Following the dedication page, which is dated 1864 and includes a Courret Hermanos carte-de-visite portrait of a seated man, likely E. Vione, the presenter of the album, are seven leaves of cartes-de-visite mounted four to a side, recto and verso. Present are portraits of young society women, Afro-Peruvians, and indigenous Peruvians, as well as a few cityscapes and views of buildings. Eight of the portraits of young women are hand colored. Several cartes-de-visite portray society women as tapadas or veiled women (including two of women accompanied by their young maids who are also dressed as tapadas), reflecting the mid-nineteenth century revival of the tapada costume, a symbol of colonial Lima, when ladies of good breeding covered all but their eyes in public. Whereas this mode of dress initially signalled modesty, by the time these photographs were taken it served to enable a societal craze for anonymous flirtation.
    The carte-de-visite section concludes with four photographic reproductions of caricatures by Maunoury, three of which are initialed E. M.
    The next 11 leaves in the album contain the 16 views of Lima, the three portraits of women from the Marquesas Islands; and the two views of Papeete. The views of Lima include city views; views of municipal buildings, churches, and monuments; and street scenes. One photograph depicts an alley of straw and reed huts populated by indigenous people who display their wares of produce and used clothing outside their dwellings. The views of Papeete are both depictions of buildings with the harbor and bay in the background. Although these two images are signed by Maunoury and are on Sociedad Fotográfica mounts, they were taken by Eugenio Courret who made a four-month journey to Tahiti and the Marquesas Islands from December, 1863 through March, 1864. Since Eugenio Courret was not working for Maunoury at the time it is not clear why these views are signed by Maunoury. Three costumbrista watercolors depicting Chinese men are mounted on the verso of one of the Papeete views (a fourth watercolor originally mounted there is no longer present).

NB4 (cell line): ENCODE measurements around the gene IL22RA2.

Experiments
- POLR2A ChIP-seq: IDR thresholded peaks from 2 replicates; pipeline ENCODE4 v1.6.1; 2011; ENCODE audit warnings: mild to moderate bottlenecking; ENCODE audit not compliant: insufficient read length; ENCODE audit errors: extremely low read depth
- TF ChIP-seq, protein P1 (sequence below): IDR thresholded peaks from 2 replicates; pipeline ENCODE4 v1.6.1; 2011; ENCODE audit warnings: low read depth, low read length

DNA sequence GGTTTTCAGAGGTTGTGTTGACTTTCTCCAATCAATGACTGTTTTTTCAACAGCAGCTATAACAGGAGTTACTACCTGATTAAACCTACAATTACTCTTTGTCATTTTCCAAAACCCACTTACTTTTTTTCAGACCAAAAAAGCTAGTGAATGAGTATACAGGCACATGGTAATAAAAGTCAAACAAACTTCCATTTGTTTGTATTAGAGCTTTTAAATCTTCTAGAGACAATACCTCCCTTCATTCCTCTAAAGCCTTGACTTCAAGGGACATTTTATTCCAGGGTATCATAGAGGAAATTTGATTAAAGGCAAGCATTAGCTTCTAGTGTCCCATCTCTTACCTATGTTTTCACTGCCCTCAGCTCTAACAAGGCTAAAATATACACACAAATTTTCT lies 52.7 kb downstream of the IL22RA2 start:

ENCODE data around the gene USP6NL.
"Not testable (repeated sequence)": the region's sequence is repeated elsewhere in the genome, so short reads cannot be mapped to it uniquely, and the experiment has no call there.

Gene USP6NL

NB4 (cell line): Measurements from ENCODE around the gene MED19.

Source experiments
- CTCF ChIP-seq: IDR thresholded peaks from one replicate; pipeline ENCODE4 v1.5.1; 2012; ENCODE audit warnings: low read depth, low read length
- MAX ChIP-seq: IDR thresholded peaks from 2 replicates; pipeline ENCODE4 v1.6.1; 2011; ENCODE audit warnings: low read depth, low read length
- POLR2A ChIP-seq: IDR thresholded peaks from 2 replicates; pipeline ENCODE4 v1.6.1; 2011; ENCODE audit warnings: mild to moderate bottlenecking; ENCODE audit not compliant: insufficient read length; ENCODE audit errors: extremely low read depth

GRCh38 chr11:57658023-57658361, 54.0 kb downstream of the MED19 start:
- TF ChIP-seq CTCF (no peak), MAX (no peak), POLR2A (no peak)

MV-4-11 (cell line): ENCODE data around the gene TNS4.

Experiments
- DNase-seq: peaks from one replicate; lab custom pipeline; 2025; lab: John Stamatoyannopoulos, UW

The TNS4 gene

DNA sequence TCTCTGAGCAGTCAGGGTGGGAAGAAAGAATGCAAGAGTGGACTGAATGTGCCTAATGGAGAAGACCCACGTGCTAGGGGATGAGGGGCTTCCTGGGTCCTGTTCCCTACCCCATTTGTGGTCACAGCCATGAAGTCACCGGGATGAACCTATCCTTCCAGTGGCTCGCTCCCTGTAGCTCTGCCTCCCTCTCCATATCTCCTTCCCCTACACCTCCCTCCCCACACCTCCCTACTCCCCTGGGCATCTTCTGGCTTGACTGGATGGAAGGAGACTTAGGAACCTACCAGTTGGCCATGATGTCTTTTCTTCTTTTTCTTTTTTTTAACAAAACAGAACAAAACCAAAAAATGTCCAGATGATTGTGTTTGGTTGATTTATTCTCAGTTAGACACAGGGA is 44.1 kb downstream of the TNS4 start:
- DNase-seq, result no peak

The three portraits of Marquesas women are captioned at the bottom of their mounts "Femme canaque" (2) and "Reine canaque." Canqui (Kanaka; from the Hawaii word for person) was a nineteenth century term used for indigenous Pacific Islanders in general. A "correspondance du Pérou" written by Maunoury on 12 June 1863 and published in L'Illustration (vol. 42, 29 August 1863, p. 157-158) is illustrated with variant portraits of two of the three women who appear in the present album. In the article, the women are identified by name and as all hailing from the island of Ua Pou, the third largest of the Marquesas islands. Depicted are Tahia-Ka-Hampu, "reine de Va-Pou, femme de Ritozo;" Tahia-Otona; and Tahia-Upa. Ritozo, "roi de Va-pou" is also depicted in the article.
    Maunoury's letter in L'Illustration addresses what was in effect the Peruvian enslaver trade in Polynesia during the early 1860s after the abolition of slavery in Peru in 1854 led to a shortage of agricultural laborers and guano gatherers. In 1861, the Peruvian government enacted a law permitting the importation of "Asiatic colonists," that is Chinese laborers, into the country, but when this did not supply enough workers Peru tacitly extended the geographical boundaries to include Polynesia as a source of labor. In Polynesia, recruitment tactics included enlisting willing immigrants, who were usually misled regarding terms and living conditions, as well as taking people by force and kidnapping.